“Last weekend in Korea, media had reached out to a representative in my camp inquiring about my potential involvement in sports betting,” Ohtani said, as interpreted by Will Ireton.

Ohtani continued on with this explanation, pausing for Ireton to relay it in English.

“So, Ippei never revealed to me that there was this media inquiry, and to the representatives in my camp he told, Ippei told, to the media and to my representatives that I, on behalf of a friend, paid off debt.

“Upon further questioning, it was revealed that it was actually, in fact, Ippei who was in debt.

“And told my representatives that I was paying off those debts.

“All of this has been a complete lie.”

For some, the notoriously private Ohtani came across as transparent. And at least one longtime baseball writer, ESPN’s Tim Kurkjian, thought Ohtani showed credibility.

“This is one of the most confusing, confounding, surprising stories that I’ve ever covered in 45 years of covering baseball. And we got a little bit more clarity on it today, but I’ve never seen a story switch as big as it did from one day to the next, between the interpreter and Shohei,” Kurkjian said on “SportsCenter.” “We have to decide are we going to believe him? I’m going to believe him based on what I saw today, but we still have a lot more information to come out. We still have a lot more questions to be asked.”

As he sat there for more than 11 minutes and shared his version of the story, Ohtani gave the sports world a morsel. Yet it seemed more like a buffet, cascading with vulnerability and candor, compared with what we’ve previously accepted from this intensely private superstar. His frankness comes at a time when he needs the public, and baseball’s stakeholders, to believe him. And because he can launch a fastball 101 mph and mash the ball at the plate, many people will be willing to give him the benefit of the doubt. However, Ohtani’s task in building trust with a public that he has spent his entire MLB career trying to lock out may prove more challenging than becoming baseball’s greatest two-way player.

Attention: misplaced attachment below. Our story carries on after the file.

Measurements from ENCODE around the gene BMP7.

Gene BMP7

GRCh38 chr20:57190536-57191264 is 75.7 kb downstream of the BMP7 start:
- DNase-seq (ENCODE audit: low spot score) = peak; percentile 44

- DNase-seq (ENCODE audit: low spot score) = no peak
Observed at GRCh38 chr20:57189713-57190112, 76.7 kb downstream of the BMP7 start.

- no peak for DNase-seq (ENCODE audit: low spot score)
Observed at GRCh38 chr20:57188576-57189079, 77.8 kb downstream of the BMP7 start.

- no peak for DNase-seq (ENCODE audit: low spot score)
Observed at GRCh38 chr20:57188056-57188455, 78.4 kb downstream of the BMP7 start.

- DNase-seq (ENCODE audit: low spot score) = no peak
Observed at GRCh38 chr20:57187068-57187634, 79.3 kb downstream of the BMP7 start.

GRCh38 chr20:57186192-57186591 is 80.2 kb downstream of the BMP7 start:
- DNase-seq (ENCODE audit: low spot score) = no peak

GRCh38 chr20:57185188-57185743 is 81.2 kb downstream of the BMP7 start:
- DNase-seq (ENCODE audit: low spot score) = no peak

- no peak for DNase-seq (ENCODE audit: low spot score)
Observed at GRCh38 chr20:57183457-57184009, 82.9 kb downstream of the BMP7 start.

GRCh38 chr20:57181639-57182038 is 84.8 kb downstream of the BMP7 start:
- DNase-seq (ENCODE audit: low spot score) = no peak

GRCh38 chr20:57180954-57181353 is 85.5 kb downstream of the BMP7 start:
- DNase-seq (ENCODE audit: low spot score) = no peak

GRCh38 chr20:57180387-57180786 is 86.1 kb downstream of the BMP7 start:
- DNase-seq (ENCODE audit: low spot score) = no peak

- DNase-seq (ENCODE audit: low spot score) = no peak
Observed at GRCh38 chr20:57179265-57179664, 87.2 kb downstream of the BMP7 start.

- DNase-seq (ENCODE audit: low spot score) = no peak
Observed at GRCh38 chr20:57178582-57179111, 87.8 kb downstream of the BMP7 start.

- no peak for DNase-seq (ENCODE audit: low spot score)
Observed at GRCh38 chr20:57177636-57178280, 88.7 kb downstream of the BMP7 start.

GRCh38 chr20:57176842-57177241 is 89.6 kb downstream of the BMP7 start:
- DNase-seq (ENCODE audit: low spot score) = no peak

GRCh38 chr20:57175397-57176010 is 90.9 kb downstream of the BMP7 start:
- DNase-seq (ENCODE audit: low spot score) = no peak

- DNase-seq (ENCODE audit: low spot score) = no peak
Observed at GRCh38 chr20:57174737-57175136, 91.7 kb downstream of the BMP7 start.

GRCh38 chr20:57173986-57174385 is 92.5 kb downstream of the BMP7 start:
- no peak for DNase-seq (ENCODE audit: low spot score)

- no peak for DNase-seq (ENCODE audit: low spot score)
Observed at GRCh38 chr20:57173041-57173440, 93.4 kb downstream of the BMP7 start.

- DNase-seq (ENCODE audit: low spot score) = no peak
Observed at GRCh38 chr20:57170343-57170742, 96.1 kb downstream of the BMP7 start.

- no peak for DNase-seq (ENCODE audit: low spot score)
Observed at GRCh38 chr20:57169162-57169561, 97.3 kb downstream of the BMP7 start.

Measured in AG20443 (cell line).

In a society of oversharing, Ohtani has chosen to keep his life as his own. He’s a player, not a personality. His responsibilities end within the confines of the ballpark. Last year, when Ohtani accepted the American League MVP award with a cute little friend on his lap, he declined to give the dog’s name when asked. Even when he had a chance to add excitement to baseball’s offseason, Ohtani instead chose to treat his free agency as a state secret. Only after signing with the Dodgers did Ohtani reveal that Dekopin was man’s best friend. Later, it came out that “typical, ordinary” Japanese woman Mamiko Tanaka was now man’s new wife.